Dopamine and serotonin induced eating behaviours
A journalist, S Aubrey (Aubrey, 2020) writes about the addictive-ness of processed foods intentionally formulated with a balance of richness, sweetness and saltiness – termed the “bliss point” which stimulates the release of the brain chemical (neurotransmitter) dopamine that controls our behavioural response to sense of reward – to which we become addicted.
As explained by Haynes (2018), dopamine “…gets released when we take a bite of delicious food, when we have sex, after we exercise, and, importantly, when we have successful social interactions. In an evolutionary context, it rewards us for beneficial behaviours and motivates us to repeat them.”
Consider these three different perspectives mentioned in the article:
The dietitian – who explains how the food industry deliberately makes processed food addictive
The professor of chemical engineering – who discounts the bliss point concept and advocates self-responsibility to control eating behaviours
The lady – who feels empowered by understanding the manipulative effect of certain food ingredients and that her food cravings are not her fault alone.
This same brain circuitry leads to gambling addictions and our addiction to social interaction on e-devices (Haynes, 2018).
None of these three perspectives speak of stress as a driver for these unhealthy food choices, or the way stress hormones elevate our blood glucose – with adverse metabolic and neurological effects, depicted in this diagram.
This craving is mediated by the "happy" hormone, serotonin (another brain chemical).
Stress leads to increased blood glucose leads to increased insulin to clear away that glucose leads to tryptophan getting into the brain leads to release of serotonin, that makes us feel calmer – for a while. But when it’s depleted, we’re back to feeling stressed again, and so can develop this dependency on our chosen stimulant to “pep” ourselves up. Without resolving the underlying drivers of this stress response, this pattern of hormonally mediated behaviour can perpetuate a pathway to chronic blood sugar dys-regulation leading to metabolic syndrome and insulin resistance, leading potentially to type 2 diabetes.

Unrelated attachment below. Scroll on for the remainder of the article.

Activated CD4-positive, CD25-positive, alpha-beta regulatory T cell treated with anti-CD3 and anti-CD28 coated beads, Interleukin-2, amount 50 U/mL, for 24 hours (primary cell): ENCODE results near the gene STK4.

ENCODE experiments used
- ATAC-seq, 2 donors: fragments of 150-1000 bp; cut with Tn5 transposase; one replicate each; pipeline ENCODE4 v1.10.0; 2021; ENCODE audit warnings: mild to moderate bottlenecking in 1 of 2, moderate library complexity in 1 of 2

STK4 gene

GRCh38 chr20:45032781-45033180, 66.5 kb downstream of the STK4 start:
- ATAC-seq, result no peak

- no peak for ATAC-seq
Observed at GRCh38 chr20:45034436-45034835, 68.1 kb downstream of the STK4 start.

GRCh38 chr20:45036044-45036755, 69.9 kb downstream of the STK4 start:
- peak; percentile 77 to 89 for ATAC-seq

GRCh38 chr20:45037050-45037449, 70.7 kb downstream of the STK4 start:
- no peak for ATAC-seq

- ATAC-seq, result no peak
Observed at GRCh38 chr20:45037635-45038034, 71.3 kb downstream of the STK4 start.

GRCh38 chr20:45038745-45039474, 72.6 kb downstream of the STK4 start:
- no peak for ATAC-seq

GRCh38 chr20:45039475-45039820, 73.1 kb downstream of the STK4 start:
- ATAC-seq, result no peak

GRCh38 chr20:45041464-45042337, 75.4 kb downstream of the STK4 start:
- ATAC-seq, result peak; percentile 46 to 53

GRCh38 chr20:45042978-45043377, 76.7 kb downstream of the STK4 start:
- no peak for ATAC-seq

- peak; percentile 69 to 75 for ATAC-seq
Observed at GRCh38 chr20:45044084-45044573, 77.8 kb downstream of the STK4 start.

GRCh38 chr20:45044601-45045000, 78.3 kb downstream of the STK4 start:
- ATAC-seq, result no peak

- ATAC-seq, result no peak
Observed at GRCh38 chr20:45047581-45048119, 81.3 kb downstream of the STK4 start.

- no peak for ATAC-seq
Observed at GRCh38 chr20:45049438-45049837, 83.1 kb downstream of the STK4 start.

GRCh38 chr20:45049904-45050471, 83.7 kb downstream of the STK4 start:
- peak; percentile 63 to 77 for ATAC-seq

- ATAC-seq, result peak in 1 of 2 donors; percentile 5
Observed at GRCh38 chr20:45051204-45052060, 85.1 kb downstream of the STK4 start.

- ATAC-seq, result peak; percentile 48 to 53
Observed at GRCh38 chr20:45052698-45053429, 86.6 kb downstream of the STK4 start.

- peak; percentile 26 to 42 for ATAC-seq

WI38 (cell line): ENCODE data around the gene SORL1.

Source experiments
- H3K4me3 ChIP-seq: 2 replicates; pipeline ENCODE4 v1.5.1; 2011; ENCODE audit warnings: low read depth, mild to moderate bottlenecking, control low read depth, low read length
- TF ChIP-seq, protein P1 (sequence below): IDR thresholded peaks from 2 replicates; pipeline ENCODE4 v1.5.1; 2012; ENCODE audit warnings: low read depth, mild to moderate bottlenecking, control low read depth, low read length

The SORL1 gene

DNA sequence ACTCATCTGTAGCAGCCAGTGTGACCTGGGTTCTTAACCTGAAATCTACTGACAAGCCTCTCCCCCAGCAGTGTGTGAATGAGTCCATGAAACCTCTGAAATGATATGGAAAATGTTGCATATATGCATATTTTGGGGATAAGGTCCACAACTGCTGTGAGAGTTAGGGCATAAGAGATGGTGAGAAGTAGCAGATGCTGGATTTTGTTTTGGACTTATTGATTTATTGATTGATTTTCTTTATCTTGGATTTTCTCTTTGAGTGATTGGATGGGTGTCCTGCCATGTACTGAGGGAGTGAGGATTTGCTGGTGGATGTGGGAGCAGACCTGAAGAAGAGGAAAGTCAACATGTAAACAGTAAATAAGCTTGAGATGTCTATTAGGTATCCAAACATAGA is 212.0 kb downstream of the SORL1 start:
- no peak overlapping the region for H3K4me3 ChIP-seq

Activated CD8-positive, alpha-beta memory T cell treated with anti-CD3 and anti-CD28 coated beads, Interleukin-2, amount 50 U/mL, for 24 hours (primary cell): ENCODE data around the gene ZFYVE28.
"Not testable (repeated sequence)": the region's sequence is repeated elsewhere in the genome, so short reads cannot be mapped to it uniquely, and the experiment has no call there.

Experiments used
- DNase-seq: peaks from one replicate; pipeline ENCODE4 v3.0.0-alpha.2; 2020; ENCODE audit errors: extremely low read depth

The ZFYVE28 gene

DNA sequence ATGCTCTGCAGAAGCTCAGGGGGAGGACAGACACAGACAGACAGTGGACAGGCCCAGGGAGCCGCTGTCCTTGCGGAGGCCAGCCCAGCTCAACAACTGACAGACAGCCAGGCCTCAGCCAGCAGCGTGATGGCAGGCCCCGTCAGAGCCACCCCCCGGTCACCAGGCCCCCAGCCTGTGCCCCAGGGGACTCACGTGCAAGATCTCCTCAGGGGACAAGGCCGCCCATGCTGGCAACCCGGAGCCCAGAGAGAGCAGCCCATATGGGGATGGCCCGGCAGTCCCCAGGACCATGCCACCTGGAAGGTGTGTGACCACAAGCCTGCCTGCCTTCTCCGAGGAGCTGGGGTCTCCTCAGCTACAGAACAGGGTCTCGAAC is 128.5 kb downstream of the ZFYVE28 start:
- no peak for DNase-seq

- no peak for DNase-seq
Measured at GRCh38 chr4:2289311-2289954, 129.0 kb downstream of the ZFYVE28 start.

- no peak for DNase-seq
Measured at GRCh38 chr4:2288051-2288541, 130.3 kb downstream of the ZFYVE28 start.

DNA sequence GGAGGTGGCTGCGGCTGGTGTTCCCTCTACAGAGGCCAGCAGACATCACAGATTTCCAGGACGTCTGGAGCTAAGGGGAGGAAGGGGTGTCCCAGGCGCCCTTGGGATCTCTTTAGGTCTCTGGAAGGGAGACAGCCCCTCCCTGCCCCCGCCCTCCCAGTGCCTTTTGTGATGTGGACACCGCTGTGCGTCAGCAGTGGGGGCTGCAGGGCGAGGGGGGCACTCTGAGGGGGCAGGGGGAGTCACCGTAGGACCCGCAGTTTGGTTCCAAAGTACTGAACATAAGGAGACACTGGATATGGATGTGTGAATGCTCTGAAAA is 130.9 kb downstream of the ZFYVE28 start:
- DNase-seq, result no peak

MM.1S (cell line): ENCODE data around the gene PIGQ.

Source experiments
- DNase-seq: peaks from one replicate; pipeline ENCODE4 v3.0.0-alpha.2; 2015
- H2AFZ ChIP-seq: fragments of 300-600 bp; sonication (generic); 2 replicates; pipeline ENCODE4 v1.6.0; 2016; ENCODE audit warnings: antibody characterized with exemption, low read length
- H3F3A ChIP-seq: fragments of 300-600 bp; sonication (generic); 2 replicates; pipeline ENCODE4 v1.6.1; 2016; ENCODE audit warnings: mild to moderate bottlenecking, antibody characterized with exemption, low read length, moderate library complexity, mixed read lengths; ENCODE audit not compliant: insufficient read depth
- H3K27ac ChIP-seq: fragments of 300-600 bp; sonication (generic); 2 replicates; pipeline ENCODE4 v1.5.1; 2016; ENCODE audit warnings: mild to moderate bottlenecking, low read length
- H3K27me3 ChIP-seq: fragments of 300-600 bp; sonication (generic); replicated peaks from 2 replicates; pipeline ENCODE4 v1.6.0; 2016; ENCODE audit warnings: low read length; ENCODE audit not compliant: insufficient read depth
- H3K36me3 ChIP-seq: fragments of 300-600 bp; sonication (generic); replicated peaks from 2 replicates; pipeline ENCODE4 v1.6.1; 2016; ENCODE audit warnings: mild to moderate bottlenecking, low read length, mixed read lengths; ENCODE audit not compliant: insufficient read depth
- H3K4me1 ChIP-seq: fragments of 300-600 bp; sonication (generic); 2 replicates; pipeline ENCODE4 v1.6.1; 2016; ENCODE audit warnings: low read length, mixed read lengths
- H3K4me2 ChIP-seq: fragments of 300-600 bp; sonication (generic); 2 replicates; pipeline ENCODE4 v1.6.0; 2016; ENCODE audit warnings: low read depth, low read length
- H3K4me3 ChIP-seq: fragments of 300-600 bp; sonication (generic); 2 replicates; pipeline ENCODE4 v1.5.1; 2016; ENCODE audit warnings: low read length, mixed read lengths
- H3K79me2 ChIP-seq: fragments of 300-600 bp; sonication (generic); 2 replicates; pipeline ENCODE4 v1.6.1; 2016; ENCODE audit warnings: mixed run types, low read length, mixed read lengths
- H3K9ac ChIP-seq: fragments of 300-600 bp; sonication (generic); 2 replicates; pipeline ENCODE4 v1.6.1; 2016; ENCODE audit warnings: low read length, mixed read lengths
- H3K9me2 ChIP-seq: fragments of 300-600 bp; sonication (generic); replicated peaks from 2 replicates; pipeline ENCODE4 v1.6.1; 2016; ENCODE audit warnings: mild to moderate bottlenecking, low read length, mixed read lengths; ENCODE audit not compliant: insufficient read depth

There is research showing how EMF’s dys-regulate blood glucose control (Havas, 2020). This makes sense because they are an environmental stressor that can stimulate the sympathetic nervous system response with release of adrenal hormones as per top of this diagram. Electrosensitive people are more likely to be affected sooner or more acutely, but thus be motivated to do more to protect themselves from this stress. Non-electrosensitive people may be at greater risk of developing chronic metabolic disease due to their continued, unmitigated exposures to EMFs.
Referring back to the journalistic article, I don’t believe any amount of reading food labels or warning signs about health effects can be effective to deter preferences for processed foods. Current marketing narratives about convenience and cheap take-away foods, food industry standards, government policies, most school canteens and the high levels of stress – that takes many different forms – confound well intended efforts to eat better or advise others how to eat for better health outcomes. This situation is further complicated by awareness of a growing body of evidence of harm induced by electromagnetic stress on our bodies and our metabolic processes.
I was motivated to study nutritional medicine by a doctor who told me it was too hard to change people’s eating habits and pointless to try to do so as a practitioner. It is very hard. But my knowledge has empowered me and my family to eat our way to sustained good health without medication or a whole heap of supplements, and a willingness to consider other environmental factors that impact on our health so we can make wiser choices. Our addiction is to feeling wholesomely well.
Aubrey S, 2020, “Beware the ‘bliss point’”, Sydney Morning Herald, 13 July 2020
Havas M, 2020, “Extensive biological effects of EMFs and 5G”, interview on 5G Summit 2020. (Magda Havas, Professor Emeritus at Trent School of the Environment and Centre for Health Studies, Peterborough, Canada)
Haynes T, 2018, “Dopamine, Smartphones & You: A battle for your time”, http://sitn.hms.harvard.edu/flash/2018/dopamine-smartphones-battle-time/ (Trevor Haynes. Research technician in the Department of Neurobiology at Harvard Medical School)